Prolific translator of Buddhist texts, Thomas Cleary dies aged 72

Thomas Cleary. Image taken from

Thomas Cleary (1949-2021), prolific translator of more than 30 Buddhist works as well as many texts from other traditions, died on June 20. Cleary lived a quiet life out of the spotlight in Oakland, California, where his language skills and interests took him far beyond Buddhist texts, to write and translate more than 80 books on topics ranging from Buddhism to Islam via Old Irish. His work on Chinese Buddhism alongside translations of Taoist and Confucian texts make him one of today’s most prolific translators of Asian classical works into English.

Cleary earned a Ph.D. in East Asian Languages ​​and Civilizations from Harvard University as well as a JD from UC Berkeley Boalt Hall School of Law. After training, Cleary drifted away from college life, at one point telling an interviewer, “There’s too much oppression in a college setting. . . I want to stay independent and reach those who want to learn directly through my books. (Buddha Nature)

Nikko Odisios, president of Shambhala Publications, which has published the majority of Cleary’s work, offered his recollection last week, noting, “He was a very private person, avoiding the limelight and preferring to work quietly, producing some of the most important works of the Buddhist world in English. I only met him once, in 2019, in Oakland, where he told me about the tantalizing challenges of translating Old Irish. (Shambhala Publications)

Image from
Image taken from

Expanding further on Cleary’s work, Odisios adds:

He did not play in a single sandbox – his works spanned Buddhism, Taoism, ancient Chinese classics on strategy and power, martial arts, Greek wisdom (translated from Arabic), great works of Sufism and Islam, and more. His books have sold millions of copies and his translations have in turn been translated into more than twenty languages ​​around the world. His first published project, in collaboration with his brother [Jonathan] JC Cleary, was the classic Blue Cliff Record, a large collection of koans.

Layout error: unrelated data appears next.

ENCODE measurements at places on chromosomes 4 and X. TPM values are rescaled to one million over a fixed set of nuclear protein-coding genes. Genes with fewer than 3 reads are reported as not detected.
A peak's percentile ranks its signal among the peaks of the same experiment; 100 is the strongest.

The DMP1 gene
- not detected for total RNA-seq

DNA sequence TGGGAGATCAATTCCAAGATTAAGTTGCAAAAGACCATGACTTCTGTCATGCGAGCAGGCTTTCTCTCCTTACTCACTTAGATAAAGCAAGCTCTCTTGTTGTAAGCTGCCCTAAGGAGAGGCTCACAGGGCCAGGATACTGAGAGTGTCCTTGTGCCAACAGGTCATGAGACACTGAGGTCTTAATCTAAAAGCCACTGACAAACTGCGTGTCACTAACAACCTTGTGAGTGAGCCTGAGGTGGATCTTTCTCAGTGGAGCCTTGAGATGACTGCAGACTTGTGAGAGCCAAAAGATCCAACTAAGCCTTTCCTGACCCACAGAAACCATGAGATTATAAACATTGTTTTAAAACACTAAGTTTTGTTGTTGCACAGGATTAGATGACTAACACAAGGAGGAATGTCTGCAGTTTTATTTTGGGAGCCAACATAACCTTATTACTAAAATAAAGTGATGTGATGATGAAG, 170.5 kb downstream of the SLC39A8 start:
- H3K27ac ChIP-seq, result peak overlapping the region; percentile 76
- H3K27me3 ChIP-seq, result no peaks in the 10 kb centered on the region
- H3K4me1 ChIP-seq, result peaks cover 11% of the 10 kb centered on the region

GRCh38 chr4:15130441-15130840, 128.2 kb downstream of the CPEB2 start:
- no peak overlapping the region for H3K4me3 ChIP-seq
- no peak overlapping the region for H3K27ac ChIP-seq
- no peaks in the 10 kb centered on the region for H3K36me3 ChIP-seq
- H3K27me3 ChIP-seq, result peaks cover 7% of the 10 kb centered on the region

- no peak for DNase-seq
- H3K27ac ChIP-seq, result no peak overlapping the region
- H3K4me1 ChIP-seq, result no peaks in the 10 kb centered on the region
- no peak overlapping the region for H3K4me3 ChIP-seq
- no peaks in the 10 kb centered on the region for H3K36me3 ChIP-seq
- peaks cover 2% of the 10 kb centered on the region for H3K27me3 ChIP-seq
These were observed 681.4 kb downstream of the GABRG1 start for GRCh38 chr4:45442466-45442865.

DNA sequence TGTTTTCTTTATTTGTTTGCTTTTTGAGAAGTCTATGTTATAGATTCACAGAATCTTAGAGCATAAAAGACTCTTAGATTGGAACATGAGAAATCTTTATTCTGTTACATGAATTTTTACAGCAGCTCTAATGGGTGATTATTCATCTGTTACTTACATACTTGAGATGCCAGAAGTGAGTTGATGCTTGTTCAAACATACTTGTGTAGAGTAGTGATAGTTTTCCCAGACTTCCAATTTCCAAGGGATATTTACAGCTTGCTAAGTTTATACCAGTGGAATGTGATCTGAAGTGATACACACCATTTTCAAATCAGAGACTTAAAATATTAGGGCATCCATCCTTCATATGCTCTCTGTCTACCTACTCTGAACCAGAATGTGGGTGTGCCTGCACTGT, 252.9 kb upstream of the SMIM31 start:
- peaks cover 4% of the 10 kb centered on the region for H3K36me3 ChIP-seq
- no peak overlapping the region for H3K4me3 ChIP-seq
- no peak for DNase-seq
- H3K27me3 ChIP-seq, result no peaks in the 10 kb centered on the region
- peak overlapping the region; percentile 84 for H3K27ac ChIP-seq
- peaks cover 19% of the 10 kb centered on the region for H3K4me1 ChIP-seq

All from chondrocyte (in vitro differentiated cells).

Buddhism was a large part of his translations, with over thirty works spanning the traditions of Chan, Zen and Soen, but also Tiantai, Indian Bengal Tantra, Theravada, Yogacara thought, Hua-yen and Bushido. Arguably his magnum opus is the over 1,600 page Flower Ornament Scripture, a masterpiece translation of one of the most influential works of Mahayana literature, the Avatamsaka Sutra. Taigen Dan Leighton describes it as “a samadhi text, designed to inspire luminous visions and exalted experiences of mind and reality through its use of lush, psychedelic and evocative imagery”. (Shambhala Publications)

Robert AF Thurman, himself a prodigious translator and author of works on Tibetan Buddhism, observed:

There is no doubt in my mind that Thomas Cleary is the greatest translator of Buddhist texts from Chinese or Japanese into English of our generation, and thus will be known to grateful Buddhist practitioners and scholars for centuries to come. come.

On his own he has come a long way towards constructing the beginnings of a Buddhist canon in English. (Facebook)

Buddhist teachers, scholars, activists and translators, including Mushim Patricia Ikeda and Red Pine (Bill Porter), and Kusala Bhikshu shared the news of his passing on social media. A eulogy, taken from the story of Forest Books, a San Francisco bookstore inspired by Buddhism:

Thomas Cleary RIP. It’s hard to say how amazing this author has been for me. I have read all the books he wrote on Buddhist and Taoist subjects several times. Many of his books have supported me in my practice and brought me inexpressible joy. Through koans and sutras, he clarified the vision, behavior and intention of authentic Zen masters. He brought to life the unspeakable subtlety of compassion and the multifaceted perspectives of the ancient Teachers. It provided historical and philosophical context for the intent and method of the Zen Masters. He clarified to me my master’s heart and intention without which I may never know the heart-shattering scope and subtlety of my teacher Zentatsu Baker. With my teacher Chikido Roshi, we read aloud the extraordinarily profound and magical Avatamsaka Sutra clarifying the practice of enlightening beings every week for twenty years. Oh, my dear Thomas Cleary, thank you, thank you, “there is no measure for what you have done”. (Facebook)

See more

Thomas Cleary (1949 – 2021) (Buddha Nature)
Remembering Thomas Cleary, Translator of Asian Classics (Shambhala Publications)

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